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Philippines: Conference highlights GIS use for disaster risk reduction

Source(s):  Philippine Information Agency (PIA)

Press release:

Tacloban City, Leyte
– The recently- conducted GIS 8 Network 6th Conference and 14th Regional Assembly underscored the benefits of optimizing the use of geospatial information in support to disaster risk reduction and management.

Held on November 15-16, 2012 at the Leyte Park Resort Hotel, the conference which was hosted by the Department of Agriculture Region 8, centered on the theme “GIS in Aid for Disaster Risk Reduction and Management.”

It was attended by more than a hundred participants from the different government agencies, academic institutions, people’s organizations, non-government organizations and several local government agencies, Mr. Rodel G. Macapañas, DA8 Info Officer 1 informed.

Dir. Arsenio A. Fortin, DA-8 Regional Technical Director and Concurrent Regional Coordinator of the Region 8 Geographic Information System (GIS) Network, expressed his elation that the Network’s efforts in promoting awareness on the benefits of optimizing the use of geospatial information system in support to a wide range of rural development initiatives in Eastern Visayas, is paying off.

Director Fortin said GIS is proven as an effective tool particularly in coming up with realistic resource-based planning and management.

“The continued improvement and sharing of geospatial information becomes even more relevant this time when we are faced with the issues of climate change. The use of the technology could help prevent or at least, mitigate the ill-effects of the occurrence of disasters and calamities,” Fortin added.

Dir. Fortin pointed out that this event, in particular, provided an avenue for government officials, people in the academe, NGOs, and other private stakeholders to share initiatives and applications of GIS in scientific investigations, resource management, governance and development planning.

“In so doing, we aim at harmonizing our overall efforts towards disaster prevention and risk management,” he said.

Activities during the conference included paper presentations on relevant studies conducted and some impact-based programs implemented focusing on disaster prevention and risk management using geographic information system as well as discussions on several issues and concerns geared towards further development of the network.

The GIS Network of Eastern Visayas is composed of Geospatial Information System practitioners from different government agencies and state universities and colleges.

A GIS is a computer system capable of capturing, storing, analyzing, and displaying geographically referenced information; that is, data identified according to location. Practitioners also define a GIS as including the procedures, operating personnel, and spatial data that go into the system.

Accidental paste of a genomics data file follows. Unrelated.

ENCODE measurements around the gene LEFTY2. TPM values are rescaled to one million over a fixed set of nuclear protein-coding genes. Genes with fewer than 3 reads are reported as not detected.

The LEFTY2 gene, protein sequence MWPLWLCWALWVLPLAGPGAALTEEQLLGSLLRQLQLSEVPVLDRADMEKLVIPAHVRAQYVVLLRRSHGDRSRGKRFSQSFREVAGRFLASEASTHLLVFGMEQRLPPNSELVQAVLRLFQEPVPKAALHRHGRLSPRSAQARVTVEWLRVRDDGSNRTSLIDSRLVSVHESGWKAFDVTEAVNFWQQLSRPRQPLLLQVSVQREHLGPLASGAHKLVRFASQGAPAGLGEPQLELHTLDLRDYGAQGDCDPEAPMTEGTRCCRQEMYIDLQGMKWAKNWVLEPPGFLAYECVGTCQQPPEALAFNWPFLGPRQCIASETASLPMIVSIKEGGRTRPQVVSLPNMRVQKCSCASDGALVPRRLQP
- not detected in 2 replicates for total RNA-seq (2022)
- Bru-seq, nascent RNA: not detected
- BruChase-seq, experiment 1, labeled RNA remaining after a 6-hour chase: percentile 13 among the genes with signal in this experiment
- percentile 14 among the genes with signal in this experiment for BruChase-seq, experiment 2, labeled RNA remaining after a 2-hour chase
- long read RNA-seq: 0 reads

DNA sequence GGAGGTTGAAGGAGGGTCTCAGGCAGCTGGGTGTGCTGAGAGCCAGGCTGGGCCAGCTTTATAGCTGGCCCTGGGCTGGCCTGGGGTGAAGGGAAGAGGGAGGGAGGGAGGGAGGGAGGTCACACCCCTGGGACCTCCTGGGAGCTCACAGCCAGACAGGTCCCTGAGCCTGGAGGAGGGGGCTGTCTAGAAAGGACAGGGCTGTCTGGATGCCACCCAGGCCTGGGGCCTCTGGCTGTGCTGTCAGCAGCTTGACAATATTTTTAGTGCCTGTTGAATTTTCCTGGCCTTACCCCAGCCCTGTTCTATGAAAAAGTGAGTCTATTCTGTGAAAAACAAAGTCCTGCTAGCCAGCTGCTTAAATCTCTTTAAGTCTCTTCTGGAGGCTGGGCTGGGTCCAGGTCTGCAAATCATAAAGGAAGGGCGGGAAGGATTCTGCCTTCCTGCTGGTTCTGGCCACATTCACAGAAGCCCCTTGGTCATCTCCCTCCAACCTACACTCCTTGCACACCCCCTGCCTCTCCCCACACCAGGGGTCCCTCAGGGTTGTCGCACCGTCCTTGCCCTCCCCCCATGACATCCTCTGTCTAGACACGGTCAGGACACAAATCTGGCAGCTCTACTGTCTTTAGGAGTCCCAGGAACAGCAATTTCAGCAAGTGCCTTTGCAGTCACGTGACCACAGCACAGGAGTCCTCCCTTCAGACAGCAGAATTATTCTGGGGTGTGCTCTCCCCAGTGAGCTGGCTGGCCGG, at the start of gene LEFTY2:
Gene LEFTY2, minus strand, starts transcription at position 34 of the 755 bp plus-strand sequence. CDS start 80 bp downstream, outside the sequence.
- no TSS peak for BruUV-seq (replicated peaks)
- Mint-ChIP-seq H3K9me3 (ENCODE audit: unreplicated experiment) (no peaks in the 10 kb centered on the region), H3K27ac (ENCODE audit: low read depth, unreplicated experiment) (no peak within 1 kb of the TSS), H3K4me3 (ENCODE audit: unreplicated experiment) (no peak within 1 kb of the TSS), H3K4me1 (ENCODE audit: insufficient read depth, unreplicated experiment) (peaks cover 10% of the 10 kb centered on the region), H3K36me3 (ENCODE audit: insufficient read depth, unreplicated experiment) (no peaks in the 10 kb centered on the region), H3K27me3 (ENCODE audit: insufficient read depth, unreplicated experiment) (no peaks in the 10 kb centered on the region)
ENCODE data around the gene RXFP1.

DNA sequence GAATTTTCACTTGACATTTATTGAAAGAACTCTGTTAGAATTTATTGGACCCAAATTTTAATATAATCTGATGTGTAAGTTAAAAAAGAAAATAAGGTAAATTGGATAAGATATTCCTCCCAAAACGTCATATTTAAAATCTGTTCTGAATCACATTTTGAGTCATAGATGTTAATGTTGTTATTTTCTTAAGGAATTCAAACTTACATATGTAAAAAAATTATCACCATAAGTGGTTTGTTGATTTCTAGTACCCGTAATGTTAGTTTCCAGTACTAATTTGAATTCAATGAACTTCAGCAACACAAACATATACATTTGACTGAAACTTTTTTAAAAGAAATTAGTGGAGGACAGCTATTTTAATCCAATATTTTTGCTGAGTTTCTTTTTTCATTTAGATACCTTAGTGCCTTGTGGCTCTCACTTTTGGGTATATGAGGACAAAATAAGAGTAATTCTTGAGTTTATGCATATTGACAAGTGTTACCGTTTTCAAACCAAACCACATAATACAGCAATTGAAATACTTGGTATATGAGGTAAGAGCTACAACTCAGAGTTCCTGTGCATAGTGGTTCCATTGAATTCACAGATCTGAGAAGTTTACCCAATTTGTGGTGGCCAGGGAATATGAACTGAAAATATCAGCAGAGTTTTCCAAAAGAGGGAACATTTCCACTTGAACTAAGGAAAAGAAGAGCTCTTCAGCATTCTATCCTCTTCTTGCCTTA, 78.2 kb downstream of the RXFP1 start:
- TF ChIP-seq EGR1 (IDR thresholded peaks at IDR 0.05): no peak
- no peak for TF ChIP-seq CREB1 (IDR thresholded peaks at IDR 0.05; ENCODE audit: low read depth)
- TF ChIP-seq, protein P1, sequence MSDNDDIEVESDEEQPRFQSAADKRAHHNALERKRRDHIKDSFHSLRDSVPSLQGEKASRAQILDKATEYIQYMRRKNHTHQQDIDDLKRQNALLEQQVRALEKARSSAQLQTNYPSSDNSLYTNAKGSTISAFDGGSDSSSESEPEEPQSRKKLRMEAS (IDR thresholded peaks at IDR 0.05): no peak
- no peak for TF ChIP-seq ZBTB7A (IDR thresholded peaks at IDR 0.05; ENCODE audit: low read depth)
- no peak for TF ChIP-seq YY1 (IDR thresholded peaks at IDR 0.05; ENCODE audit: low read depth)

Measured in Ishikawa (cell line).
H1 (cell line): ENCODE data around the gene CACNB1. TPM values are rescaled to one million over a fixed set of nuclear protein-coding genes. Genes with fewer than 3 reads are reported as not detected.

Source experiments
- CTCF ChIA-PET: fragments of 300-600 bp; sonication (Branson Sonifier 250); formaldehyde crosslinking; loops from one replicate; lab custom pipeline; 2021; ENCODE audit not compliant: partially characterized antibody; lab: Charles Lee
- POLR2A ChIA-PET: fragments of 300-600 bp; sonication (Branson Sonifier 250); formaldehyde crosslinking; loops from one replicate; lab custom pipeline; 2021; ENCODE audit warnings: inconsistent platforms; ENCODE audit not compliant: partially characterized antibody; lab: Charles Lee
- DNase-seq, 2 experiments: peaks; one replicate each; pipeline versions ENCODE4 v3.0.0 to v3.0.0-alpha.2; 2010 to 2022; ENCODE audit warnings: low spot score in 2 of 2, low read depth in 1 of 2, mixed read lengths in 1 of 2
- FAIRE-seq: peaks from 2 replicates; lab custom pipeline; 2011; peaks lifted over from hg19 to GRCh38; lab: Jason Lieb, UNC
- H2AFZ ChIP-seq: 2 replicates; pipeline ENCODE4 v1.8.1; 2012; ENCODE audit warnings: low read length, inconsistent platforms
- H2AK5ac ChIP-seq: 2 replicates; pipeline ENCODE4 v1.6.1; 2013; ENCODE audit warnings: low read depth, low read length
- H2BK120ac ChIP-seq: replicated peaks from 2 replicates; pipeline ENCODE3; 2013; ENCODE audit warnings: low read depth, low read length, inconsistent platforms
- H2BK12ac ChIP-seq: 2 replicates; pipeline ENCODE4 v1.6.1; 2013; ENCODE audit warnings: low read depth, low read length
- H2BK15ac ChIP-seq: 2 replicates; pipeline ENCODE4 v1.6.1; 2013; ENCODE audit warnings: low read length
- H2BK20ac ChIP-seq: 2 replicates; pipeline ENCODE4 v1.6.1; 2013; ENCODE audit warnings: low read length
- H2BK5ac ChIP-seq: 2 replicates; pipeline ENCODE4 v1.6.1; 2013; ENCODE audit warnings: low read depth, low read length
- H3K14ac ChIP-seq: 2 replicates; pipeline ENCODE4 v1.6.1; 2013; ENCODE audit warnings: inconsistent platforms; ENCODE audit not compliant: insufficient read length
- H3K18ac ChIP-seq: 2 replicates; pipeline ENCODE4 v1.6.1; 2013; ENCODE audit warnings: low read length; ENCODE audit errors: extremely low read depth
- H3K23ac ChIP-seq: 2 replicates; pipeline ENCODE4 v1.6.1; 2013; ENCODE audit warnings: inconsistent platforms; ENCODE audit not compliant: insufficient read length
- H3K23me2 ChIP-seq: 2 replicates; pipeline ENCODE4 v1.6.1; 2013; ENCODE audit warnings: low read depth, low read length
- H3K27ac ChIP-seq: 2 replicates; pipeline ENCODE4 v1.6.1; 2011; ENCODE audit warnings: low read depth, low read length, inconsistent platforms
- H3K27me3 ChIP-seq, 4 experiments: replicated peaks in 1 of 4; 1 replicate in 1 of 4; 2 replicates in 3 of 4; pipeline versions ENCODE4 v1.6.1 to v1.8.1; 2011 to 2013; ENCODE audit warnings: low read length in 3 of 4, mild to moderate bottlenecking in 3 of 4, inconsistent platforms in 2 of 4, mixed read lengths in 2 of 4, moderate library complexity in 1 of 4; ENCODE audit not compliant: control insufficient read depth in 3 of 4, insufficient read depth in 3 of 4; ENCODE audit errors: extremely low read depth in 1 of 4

The power of a GIS comes from the ability to relate different information in a spatial context and to reach a conclusion about this relationship. Most of the information we have about our world contains a location reference, placing that information at some point on the globe. When rainfall information is collected, it is important to know where the rainfall is located. This is done by using a location reference system, such as longitude and latitude, and perhaps elevation. A GIS, therefore, can reveal important new information that leads to better decision making.

Different kinds of data in map form can be entered into a GIS. A GIS can also convert existing digital information, which may not yet be in map form, into forms it can recognize and use. For example, digital satellite images can be analyzed to produce a map of digital information about geo-hazards, land use and land cover. Likewise, census or hydrologic tabular data can be converted to a map-like form and serve as layers of thematic information in a GIS.

A GIS function called network analysis may be used to calculate the time necessary for emergency vehicles to travel from the fire stations to different areas of a local government unit. The network analysis function considers two elements: (1) distance from the fire station, and (2) speed of travel based on the type of road. The analysis shows that under normal conditions, how soon will most of the area within the LGU will be served based on density of fire stations and the continuous netwoek of roads. GIS can also depict the blockage of the road network that would result from an earthquake, assuming that any road crossing the fault trace would become impassable.

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  • Publication date 21 Nov 2012

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